Nelson Institute affiliate and assistant professor of Civil & Environmental Engineering, Andrea Hicks will be joining the Office of Sustainability as the interim Director of Sustainability Education and Research in 2021, following the retirement of the previous director and Nelson Institute faculty member Cathy Middlecamp. In this role, Hicks will utilize her background in environmental engineering to enhance sustainability-related research and education efforts across campus. She will work alongside the team at the Office of Sustain
ability, including Director of Sustainability, Missy Nergard.
While Hicks has recently been appointed interim Director of Sustainability Education and Research, she has long been associated with sustainability projects on and off campus. From her part in the Certificate in Engineering for Energy Sustainability and the Nelson Institute undergraduate Sustainability Certificate to her research on the environmental impacts and sustainability implications of emerging technologies, sustainability is a consistent theme across Hicks’s work.
“My background is in environmental engineering and that’s really about caring for the planet,” said Hicks. “It’s thinking about how we manage our waste, how we provide clean air and clean water, and that’s really what started my initial interest in learning and wondering how I could make a difference.”
Hicks brings a wide range of experience to the Office of Sustainability having studied various aspects of sustainability science across the country. Specifically, Hicks has a M.S. in environmental engineering and earth science from Clemson University where she investigated the carbon footprint of small scale waste water treatment plants. Hicks continued studying sustainability while completing her PhD at the University of Illinois- Chicago, where her work focused on energy efficiency and the rebound effect, which is the idea that as something becomes more efficient we use more of it, therefore potentially eroding any gains made. Hicks’s postdoctoral work at the University of Illinois- Chicago Institute for Environmental Science and Policy also focused on sustainability, specifically the environmental impact of engineered nanomaterials.
Today, Hicks explores the environmental impacts and sustainability implications of emerging technologies such as engineered nanomaterials, autonomous vehicles, and aquaponics. She looks at these technologies through the lens of the precautionary principle, which asks, is what we are about to do worse than what we’ve already done, or is it better? And, if it’s worse, how do we reimagine it? If it’s better, how much better is it?
“For me, being an environmental engineer means using your engineering background to solve big societal problems,” said Hicks, who hopes to aid in solving these problems through her new role with the Office of Sustainability.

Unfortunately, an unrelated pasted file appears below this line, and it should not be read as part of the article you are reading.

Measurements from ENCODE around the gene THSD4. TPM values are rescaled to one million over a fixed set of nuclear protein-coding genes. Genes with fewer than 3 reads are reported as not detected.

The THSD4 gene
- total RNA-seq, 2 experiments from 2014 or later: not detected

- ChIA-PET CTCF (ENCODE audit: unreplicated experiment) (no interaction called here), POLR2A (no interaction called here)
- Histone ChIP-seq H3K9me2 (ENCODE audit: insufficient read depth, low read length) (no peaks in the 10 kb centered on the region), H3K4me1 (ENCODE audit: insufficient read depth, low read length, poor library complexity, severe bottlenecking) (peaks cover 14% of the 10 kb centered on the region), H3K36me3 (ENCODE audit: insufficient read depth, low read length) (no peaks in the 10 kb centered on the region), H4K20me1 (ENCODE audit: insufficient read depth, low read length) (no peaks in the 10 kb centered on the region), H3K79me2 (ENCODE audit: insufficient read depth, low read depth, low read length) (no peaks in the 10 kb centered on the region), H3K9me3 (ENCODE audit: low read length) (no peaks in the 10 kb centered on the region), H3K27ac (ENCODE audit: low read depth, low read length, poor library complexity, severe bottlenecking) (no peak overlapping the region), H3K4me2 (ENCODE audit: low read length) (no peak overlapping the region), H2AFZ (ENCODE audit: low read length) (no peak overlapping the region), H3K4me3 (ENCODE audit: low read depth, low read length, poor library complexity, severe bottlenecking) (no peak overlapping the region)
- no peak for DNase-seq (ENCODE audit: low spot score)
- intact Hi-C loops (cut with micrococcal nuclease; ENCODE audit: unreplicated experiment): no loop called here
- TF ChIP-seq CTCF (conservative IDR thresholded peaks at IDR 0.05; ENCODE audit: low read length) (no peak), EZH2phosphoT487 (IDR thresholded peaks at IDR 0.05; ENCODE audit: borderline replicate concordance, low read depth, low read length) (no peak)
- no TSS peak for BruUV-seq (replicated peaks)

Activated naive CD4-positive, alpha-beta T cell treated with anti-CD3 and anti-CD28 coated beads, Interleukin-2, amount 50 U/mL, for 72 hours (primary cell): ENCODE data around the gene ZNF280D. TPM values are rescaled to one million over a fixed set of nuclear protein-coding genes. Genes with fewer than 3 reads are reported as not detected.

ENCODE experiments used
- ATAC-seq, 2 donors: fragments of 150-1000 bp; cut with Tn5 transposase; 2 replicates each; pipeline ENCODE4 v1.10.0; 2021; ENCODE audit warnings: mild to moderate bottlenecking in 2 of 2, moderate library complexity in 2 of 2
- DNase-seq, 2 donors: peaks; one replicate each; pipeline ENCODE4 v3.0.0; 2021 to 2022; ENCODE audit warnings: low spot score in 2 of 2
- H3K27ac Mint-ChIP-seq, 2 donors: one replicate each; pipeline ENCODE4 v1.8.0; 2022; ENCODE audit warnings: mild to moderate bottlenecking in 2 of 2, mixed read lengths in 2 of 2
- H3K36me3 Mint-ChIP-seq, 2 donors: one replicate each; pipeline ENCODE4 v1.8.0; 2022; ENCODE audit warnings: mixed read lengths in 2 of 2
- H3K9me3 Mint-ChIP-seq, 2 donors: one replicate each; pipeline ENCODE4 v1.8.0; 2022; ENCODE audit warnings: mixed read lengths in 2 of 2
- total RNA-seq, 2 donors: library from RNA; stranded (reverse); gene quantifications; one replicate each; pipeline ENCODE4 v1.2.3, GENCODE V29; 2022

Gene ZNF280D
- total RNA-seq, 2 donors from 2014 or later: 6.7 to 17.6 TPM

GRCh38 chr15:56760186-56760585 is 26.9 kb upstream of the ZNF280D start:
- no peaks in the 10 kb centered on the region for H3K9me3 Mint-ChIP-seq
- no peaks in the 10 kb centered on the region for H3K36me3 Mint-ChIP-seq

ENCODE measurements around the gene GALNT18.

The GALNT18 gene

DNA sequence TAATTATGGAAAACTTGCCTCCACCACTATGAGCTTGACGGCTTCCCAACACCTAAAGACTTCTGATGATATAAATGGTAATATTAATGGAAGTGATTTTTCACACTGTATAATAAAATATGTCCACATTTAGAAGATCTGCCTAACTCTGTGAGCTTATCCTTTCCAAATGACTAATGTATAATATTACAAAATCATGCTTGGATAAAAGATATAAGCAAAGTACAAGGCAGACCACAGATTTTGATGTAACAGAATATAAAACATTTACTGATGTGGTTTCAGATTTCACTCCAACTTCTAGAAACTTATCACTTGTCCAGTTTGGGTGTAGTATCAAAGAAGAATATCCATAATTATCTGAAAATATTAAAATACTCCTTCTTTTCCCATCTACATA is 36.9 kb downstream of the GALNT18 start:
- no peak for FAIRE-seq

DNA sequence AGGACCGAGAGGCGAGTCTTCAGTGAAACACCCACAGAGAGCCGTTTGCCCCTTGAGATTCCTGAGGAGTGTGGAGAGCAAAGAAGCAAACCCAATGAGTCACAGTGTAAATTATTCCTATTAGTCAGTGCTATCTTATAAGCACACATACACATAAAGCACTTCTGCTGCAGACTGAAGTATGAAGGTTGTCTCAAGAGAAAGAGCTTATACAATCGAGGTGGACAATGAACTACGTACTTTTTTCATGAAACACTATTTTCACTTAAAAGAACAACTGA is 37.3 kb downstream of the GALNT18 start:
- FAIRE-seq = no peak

Hicks is especially excited to have the opportunity to work with students. Hicks highlighted the important role students have already played in the success of sustainability on campus, noting their efforts to spearhead the award-winning reusable dining containers used by housing and the low flow toilets for dorms.
“Students are integral to sustainability on campus and they are the lifeblood of this university,” said Hicks. “I know they are doing really excellent work and it’s about understanding what each person is doing and how to harness their interests and skills.”
As the interim director, Hicks plans to continue the tradition of collaboration and student-centered work spearheaded by Middlecamp, while thinking of new ways to track and share the work that is happening within the office.
“Cathy has done a wonderful job and is leaving huge shoes to fill,” said Hicks. “I think we do a lot of really exciting sustainability work on campus. And I think it would be really great if we did a more comprehensive job of quantifying the benefits of the work we do. For example, the Green Fund does a lot of projects that make a big difference on campus, but now we need the metrics to show just how excellent these projects are. This will help reinforce the difference we’re making.”
As interim director, Hicks also hopes to grow the partnerships between the Office of Sustainability and the rest of campus. Hicks currently teaches 421 Environmental Sustainability Engineering, which is a community-based learning class where students work on community projects that are identified and shared as a part of the UniverCity Alliance, Univercity Year program. Through this program, students have the opportunity to gain hands-on experience with sustainability projects, which has inspired Hicks to expand this idea on campus.
“The Office of Sustainability works really well with a sub-set of courses but there are a lot of really interesting sustainability courses and resources on campus that I think we need to connect with,” said Hicks. “For example, the Wisconsin Institute of Discovery has a geothermal system and we have students studying systems like these. What a great learning opportunity it would be for them to go and see this. It would be such a wonderful learning experience to use our campus as a living laboratory and explore that concept.”
To learn more about the Office of Sustainability visit https://sustainability.wisc.edu/
Author: BEKAH MCBRIDE